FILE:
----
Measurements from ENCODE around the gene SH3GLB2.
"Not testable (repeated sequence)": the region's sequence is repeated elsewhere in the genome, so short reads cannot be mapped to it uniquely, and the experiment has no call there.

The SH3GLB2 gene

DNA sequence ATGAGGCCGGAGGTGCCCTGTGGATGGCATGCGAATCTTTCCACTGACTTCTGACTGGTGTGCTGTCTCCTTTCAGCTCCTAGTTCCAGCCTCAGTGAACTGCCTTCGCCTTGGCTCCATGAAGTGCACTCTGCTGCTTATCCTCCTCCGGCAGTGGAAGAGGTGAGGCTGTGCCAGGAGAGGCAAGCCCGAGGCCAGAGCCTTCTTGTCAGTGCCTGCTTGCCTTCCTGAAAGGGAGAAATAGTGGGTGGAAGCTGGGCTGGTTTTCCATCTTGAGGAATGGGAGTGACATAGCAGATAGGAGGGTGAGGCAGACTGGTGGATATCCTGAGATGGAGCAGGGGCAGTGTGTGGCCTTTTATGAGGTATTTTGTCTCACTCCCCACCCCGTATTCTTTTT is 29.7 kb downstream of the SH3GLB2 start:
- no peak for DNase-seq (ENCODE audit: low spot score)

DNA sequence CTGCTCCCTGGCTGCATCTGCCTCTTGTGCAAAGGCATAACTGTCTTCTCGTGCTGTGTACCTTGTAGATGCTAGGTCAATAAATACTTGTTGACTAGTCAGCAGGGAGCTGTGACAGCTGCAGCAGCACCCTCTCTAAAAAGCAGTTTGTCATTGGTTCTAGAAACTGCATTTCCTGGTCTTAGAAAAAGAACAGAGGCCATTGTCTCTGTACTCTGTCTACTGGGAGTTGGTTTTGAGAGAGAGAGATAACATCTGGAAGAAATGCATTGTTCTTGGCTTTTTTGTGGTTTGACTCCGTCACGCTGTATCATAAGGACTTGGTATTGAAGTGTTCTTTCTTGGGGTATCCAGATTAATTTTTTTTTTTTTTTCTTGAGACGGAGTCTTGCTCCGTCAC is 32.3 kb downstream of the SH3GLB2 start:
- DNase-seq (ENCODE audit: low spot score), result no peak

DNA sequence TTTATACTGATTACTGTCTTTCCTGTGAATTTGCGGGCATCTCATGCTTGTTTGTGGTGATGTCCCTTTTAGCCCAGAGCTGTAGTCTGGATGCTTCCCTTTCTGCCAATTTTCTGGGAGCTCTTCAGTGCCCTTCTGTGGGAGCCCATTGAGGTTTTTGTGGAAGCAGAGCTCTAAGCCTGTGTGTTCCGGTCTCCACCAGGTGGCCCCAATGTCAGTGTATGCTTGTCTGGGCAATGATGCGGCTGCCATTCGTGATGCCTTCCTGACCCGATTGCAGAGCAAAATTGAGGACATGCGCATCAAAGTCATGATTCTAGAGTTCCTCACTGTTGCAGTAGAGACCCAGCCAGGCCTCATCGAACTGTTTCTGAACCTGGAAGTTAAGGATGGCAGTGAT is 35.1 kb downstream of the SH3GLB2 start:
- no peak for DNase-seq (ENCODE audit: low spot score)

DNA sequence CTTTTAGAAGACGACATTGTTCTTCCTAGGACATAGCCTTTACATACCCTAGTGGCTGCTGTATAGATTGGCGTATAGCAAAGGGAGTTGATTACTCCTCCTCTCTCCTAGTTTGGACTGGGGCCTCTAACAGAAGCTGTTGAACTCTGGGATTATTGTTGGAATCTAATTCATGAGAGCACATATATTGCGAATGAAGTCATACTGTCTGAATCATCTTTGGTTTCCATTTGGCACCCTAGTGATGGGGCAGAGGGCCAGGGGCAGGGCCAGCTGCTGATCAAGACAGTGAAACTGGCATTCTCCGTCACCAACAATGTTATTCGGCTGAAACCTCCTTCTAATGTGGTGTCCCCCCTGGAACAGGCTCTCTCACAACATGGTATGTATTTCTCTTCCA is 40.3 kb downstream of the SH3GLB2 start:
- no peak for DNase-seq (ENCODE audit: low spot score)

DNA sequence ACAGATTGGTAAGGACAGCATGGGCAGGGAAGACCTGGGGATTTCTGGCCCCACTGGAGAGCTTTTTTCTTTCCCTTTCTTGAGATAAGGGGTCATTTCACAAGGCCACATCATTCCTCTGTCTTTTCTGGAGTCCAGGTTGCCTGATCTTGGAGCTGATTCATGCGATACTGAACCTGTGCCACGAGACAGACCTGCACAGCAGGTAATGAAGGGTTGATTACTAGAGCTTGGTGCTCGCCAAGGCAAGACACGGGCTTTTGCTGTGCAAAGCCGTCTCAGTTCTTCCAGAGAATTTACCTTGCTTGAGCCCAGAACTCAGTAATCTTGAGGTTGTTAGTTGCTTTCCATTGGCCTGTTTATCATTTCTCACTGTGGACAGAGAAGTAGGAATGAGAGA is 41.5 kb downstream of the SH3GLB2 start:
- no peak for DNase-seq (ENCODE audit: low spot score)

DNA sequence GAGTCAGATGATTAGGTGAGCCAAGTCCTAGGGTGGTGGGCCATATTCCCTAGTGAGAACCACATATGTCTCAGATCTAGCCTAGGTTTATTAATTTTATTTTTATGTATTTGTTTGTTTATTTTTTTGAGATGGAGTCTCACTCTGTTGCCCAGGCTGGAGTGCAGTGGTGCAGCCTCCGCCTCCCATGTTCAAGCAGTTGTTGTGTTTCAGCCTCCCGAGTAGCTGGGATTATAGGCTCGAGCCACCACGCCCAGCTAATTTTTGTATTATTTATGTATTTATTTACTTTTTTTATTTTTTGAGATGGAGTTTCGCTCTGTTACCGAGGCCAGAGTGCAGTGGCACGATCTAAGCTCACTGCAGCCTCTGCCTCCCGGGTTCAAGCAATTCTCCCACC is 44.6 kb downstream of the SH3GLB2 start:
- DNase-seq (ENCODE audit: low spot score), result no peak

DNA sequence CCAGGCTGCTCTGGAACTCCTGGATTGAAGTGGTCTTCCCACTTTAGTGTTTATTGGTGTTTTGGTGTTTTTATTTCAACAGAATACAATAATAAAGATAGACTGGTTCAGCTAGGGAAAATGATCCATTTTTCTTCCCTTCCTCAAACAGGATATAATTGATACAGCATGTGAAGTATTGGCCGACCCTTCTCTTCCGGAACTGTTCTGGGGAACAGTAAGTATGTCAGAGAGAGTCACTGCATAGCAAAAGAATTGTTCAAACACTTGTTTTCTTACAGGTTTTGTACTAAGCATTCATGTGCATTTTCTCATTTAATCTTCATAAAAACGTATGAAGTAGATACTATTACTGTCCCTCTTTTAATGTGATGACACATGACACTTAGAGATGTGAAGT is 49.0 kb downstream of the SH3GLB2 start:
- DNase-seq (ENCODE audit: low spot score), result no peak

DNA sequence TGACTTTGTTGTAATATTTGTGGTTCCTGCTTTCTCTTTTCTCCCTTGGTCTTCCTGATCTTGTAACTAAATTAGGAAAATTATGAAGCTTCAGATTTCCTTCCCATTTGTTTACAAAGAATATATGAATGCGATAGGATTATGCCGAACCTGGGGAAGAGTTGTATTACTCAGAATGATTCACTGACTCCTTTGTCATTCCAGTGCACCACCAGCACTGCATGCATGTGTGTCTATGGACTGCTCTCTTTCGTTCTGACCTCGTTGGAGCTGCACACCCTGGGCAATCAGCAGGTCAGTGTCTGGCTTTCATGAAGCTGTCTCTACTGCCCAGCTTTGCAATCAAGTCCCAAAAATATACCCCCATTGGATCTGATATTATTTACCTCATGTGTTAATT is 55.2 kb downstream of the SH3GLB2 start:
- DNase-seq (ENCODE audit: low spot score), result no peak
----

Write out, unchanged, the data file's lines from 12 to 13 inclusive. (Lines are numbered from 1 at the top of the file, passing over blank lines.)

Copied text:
DNA sequence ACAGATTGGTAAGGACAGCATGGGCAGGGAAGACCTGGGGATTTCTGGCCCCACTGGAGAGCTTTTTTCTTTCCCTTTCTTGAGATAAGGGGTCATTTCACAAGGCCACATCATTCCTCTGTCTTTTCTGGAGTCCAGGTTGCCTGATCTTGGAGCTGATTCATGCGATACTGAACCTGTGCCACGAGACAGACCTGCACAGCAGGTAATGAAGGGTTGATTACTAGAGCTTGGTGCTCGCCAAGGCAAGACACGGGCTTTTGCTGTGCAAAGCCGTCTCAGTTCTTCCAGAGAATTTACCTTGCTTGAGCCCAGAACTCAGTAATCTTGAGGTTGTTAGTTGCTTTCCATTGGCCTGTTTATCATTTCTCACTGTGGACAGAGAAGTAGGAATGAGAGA is 41.5 kb downstream of the SH3GLB2 start:
- no peak for DNase-seq (ENCODE audit: low spot score)